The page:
David Davis MP writes on how proper laws on Artificial Intelligence could prevent more algorithm fiascos
As published in the Times:
After the futures of thousands of students were thrown into turmoil in August because of the unfair and unaccountable decision-making over their A-level grades, the government indicated that an independent review of the statistical model would be undertaken.
It looks as though the government has handed this job to the Centre for Data Ethics and Innovation (CDEI), which is shortly due to publish a review into bias in algorithmic decision-making. This body is chaired by none other than the chairman of Ofqual, Roger Taylor, who was at the helm when the exams regulator blithely sailed into the well-forecast storm over A-level grading.
If Mr Taylor’s conflict of interest weren’t problem enough, it is impossible to see how the CDEI could act impartially anyway. A commitment was made to parliament that the centre would be a fearless, independent statutory body. In fact, it has been established as an office of the Department for Digital, Culture, Media and Sport. It follows that its advice will be signed off by the very ministers who are its intended audience.
This is symptomatic of a wider problem, reflected in the most fundamental questions concerning the regulation of AI, an area in which Britain should be a leader. We have a strong history and international reputation in all areas critical to getting AI regulation right: law, governance, ethics, and technological innovation. The UK presidency of the G7 next year could be an ideal platform from which to lead.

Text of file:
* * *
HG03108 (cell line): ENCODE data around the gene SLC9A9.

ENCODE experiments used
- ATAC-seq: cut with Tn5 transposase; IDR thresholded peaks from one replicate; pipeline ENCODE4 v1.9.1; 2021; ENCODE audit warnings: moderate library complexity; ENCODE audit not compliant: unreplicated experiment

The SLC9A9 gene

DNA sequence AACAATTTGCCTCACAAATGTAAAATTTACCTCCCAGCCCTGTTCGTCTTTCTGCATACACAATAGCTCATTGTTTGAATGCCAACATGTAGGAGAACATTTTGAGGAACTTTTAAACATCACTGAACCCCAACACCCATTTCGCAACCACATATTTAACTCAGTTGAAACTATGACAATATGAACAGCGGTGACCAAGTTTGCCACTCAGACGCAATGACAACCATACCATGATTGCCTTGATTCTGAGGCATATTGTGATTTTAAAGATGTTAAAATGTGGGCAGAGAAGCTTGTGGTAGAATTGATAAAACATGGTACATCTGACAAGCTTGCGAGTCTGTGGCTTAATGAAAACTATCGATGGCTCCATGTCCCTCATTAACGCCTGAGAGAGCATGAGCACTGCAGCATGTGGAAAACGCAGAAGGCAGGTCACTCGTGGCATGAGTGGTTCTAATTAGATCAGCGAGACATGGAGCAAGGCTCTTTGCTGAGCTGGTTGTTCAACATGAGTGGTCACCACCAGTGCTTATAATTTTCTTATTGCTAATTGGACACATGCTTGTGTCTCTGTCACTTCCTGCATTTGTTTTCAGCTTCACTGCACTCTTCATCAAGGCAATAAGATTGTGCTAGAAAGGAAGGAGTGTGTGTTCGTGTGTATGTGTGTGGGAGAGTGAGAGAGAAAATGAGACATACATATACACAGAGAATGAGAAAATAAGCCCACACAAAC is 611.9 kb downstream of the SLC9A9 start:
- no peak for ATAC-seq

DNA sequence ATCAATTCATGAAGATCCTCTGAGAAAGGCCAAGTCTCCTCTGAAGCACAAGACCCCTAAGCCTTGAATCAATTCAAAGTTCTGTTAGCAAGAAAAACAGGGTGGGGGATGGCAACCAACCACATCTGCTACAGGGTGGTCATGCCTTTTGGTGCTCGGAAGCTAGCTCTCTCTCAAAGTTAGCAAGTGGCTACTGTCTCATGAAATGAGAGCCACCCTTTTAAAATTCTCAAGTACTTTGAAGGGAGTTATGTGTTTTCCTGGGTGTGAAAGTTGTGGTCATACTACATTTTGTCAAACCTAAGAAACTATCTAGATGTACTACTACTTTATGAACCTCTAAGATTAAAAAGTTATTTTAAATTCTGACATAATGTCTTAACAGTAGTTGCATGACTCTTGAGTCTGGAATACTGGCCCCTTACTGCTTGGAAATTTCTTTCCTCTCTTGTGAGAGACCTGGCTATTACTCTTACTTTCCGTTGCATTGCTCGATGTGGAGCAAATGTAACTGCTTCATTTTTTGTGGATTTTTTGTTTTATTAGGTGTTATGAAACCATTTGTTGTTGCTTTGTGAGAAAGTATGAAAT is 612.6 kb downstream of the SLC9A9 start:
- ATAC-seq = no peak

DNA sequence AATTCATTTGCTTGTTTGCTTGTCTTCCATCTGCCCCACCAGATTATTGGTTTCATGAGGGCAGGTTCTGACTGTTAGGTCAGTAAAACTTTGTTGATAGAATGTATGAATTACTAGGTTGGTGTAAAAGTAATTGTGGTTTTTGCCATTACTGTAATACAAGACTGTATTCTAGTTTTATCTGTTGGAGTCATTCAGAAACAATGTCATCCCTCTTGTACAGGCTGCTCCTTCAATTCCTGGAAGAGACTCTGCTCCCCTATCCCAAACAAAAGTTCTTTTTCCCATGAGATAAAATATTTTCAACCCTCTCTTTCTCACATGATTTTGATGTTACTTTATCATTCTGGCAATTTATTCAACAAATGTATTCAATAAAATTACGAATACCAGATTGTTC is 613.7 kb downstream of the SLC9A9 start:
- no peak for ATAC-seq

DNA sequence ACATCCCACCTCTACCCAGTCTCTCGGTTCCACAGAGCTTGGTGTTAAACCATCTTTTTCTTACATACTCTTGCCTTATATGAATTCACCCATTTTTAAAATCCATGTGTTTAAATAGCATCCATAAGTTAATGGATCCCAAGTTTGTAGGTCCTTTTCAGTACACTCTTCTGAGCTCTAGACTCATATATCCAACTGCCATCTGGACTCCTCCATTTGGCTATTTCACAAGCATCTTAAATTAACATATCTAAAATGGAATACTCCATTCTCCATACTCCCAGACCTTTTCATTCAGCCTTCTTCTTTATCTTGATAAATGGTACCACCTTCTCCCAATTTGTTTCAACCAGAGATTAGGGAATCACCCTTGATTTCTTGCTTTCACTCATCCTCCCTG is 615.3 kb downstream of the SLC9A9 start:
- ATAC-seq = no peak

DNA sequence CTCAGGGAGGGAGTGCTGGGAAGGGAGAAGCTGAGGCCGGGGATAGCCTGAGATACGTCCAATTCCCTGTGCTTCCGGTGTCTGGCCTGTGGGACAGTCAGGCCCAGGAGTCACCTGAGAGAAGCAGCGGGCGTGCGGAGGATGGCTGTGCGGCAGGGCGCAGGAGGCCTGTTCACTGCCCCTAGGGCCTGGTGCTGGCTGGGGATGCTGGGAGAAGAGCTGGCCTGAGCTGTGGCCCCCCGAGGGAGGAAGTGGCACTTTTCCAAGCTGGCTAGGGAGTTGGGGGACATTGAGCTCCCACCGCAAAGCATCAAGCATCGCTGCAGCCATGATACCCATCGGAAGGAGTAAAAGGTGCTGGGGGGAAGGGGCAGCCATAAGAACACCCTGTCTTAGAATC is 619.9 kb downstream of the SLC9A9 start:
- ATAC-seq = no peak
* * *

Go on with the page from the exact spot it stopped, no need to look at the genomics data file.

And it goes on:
We are seeing growing reliance on big data-driven decision-making systems by government and companies. Until the CDEI resolves its conflicts of interest and is able to steer a clear, independent course it will not be capable of leading the AI regulation debate.
I am leading a cross-party group of MPs who propose a new way forward. We want to see the idea of a new Accountability for Algorithms Act, proposed by the Institute for the Future of Work, become reality. We need an overarching, principles-driven approach to put people at the heart of developing and taking responsibility for AI, ensuring it is designed and used in the public interest, as the institute argues in a report published today.
If these principles were put on a statutory footing, we would be far better protected as a society against the kinds of failures that devastated the lives many thousands of young people this summer. The rewards of getting AI regulation right, for society and the economy, will be great.